A German judge ruled today that Microsoft infringed on some of Motorola’s patents in Xbox and Windows.
The decision, coming out of a regional court in Mannheim, Germany, means that Motorola has won an injunction against the sales of Windows 7, Internet Explorer, Windows Media Player and Xbox gaming consoles in Germany, according to Florian Mueller, an industry-property consultant who’s been following the case closely and wrote about the judge’s decision in his FOSS Patents blog. (Mueller tracks tech patent issues and has been commissioned by Microsoft to conduct a study on certain patents.)
The patents in question have to do with the H.264 video codec, which involve standards for viewing videos over the Internet.
But Motorola is not going to be able to enforce that injunction — at least for now — because a judge in Seattle last month granted Microsoft’s request to prevent Motorola from enforcing any such injunction.
Microsoft, which has indicated it would appeal the Mannheim judge’s decision at some point, issued a statement, saying:
This is one step in a long process, and we are confident that Motorola will eventually be held to its promise to make its standard essential patents available on fair and reasonable terms for the benefit of consumers who enjoy video on the web. Motorola is prohibited from acting on today’s decision, and our business in Germany will continue as usual while we appeal this decision and pursue the fundamental issue of Motorola’s broken promise.
Motorola, too, issued a statement, saying:
We are pleased that the Mannheim Court found that Microsoft products infringe Motorola Mobility’s intellectual property. As a path forward, we remain open to resolving this matter. Fair compensation is all that we have been seeking for our intellectual property.
The Mannheim litigation is part of a web of patent battles being fought between the two companies in courtrooms from Seattle to Washington, D.C., to Germany.
Motorola, which is in the process of being acquired by Google, is now the only company left fighting Microsoft over Android patents used in smartphones and tablets.
Microsoft claims that Google’s Android operating system, used in smartphones and tablets by various manufacturers, infringe on some of Microsoft’s patents. The software giant has either negotiated licensing deals, whereby manufacturers pay Microsoft royalties, or has taken some of the companies to court.
Earlier this week, Microsoft and Barnes & Noble announced that they had settled their patent fight over the Nook, which runs on a forked version of Android.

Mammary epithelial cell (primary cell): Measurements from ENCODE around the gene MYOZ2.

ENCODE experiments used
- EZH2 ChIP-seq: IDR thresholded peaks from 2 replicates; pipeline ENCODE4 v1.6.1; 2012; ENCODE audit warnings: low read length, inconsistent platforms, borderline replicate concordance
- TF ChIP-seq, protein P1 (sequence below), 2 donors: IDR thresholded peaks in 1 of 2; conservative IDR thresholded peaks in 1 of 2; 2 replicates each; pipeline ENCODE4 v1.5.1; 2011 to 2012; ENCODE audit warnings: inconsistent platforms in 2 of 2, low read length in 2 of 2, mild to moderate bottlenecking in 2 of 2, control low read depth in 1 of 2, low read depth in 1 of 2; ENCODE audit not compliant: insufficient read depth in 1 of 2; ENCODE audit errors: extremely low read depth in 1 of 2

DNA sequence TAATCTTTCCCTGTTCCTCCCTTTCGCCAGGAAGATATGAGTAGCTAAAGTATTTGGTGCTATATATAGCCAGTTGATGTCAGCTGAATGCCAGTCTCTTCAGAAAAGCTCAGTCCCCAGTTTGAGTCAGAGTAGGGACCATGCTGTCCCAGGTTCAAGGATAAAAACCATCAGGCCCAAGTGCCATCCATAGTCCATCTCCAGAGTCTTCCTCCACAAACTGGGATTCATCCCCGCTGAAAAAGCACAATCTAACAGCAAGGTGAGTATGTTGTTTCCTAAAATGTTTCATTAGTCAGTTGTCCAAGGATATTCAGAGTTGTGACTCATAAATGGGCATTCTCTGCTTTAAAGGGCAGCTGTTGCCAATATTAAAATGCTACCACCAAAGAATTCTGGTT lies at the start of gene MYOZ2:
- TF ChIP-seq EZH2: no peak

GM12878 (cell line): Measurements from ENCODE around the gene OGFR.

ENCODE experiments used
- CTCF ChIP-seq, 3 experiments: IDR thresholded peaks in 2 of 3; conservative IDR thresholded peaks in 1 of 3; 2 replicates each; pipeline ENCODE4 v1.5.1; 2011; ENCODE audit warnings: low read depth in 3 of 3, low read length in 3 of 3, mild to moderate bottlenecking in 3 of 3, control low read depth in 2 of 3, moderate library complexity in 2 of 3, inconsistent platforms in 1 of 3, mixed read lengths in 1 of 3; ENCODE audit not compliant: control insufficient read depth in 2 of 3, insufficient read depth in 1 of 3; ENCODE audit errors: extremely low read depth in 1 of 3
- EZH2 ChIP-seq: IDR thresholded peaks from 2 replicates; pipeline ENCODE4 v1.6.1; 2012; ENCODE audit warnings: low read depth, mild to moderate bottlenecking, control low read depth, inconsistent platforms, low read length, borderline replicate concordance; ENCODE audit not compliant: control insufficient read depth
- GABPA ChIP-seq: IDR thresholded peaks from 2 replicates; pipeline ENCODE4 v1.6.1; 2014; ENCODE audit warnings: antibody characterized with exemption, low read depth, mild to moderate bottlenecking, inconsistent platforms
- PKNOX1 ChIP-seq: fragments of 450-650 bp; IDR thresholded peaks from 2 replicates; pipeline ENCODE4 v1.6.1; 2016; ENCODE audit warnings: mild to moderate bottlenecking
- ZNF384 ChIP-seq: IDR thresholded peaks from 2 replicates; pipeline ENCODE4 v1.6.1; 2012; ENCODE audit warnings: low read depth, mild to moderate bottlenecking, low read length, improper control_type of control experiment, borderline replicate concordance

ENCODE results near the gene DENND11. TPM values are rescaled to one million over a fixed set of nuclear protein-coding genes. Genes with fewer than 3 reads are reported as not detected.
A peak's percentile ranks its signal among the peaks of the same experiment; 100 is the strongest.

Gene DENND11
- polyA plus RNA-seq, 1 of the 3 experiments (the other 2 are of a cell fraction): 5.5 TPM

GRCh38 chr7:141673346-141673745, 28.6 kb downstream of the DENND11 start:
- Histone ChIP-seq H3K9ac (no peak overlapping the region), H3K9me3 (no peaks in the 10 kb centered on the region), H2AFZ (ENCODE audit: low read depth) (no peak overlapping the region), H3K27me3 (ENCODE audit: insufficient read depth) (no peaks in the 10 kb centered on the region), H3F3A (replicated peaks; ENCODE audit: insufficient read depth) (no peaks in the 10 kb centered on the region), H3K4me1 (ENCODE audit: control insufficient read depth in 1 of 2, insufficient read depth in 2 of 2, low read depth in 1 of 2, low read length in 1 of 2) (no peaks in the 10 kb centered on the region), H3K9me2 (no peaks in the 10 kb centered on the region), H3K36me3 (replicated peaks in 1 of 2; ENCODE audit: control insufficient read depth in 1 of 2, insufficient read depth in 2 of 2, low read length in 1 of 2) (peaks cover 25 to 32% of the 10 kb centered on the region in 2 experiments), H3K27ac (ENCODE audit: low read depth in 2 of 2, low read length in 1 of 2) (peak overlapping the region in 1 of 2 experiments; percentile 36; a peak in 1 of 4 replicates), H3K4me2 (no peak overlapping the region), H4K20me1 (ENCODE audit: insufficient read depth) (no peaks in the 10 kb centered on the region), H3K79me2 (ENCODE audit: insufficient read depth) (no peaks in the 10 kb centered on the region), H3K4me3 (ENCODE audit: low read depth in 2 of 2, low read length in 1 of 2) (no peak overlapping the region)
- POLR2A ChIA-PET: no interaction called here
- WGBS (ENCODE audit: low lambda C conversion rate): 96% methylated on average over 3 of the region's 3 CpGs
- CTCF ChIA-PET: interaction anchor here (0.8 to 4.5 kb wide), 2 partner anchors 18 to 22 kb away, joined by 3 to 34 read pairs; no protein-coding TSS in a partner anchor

So that leaves just Motorola battling it out with Microsoft.
The recent history of patent litigation between the two companies goes like this:
In October 2010, Microsoft filed lawsuits in both the U.S. District Court of Western Washington and the U.S. International Trade Commission (ITC) against Motorola, claiming some Motorola devices running Android infringed on some of Microsoft’s patents related to active sync for Android.
Later that month, Motorola sent letters to Microsoft, asking for royalties of 2.25 percent of the sales price of each Xbox and Windows PC manufactured. Motorola claimed some of the technologies used in those products infringed on Motorola’s patents.
Microsoft characterized that royalty rate as outrageous, saying it would amount to $4 billion annually. In November 2010, the company filed a lawsuit in a U.S. federal court in Seattle, saying those patents Motorola wanted royalties on are patented technologies that have become industry standard in online video viewing and wireless usage. By demanding unreasonable rates for those patents, Microsoft argued, Motorola was breaching its agreement to provide use of such standards-essential patents at reasonable rates.
Motorola fired back through the ITC in November 2010 and in the Mannheim court in July 2011, suing Microsoft for patent infringement.
In April, Judge James Robart of the U.S. District Court in Western Washington sided with Microsoft’s motion to prevent Motorola from seeking and enforcing a possible ban on sales of Xbox and Windows PCs in Germany, should the judge in Mannheim rule that Microsoft did indeed infringe on Motorola’s patents. That temporary restraining order will hold at least until a May 7 hearing in Seattle on the standards-essential patents case.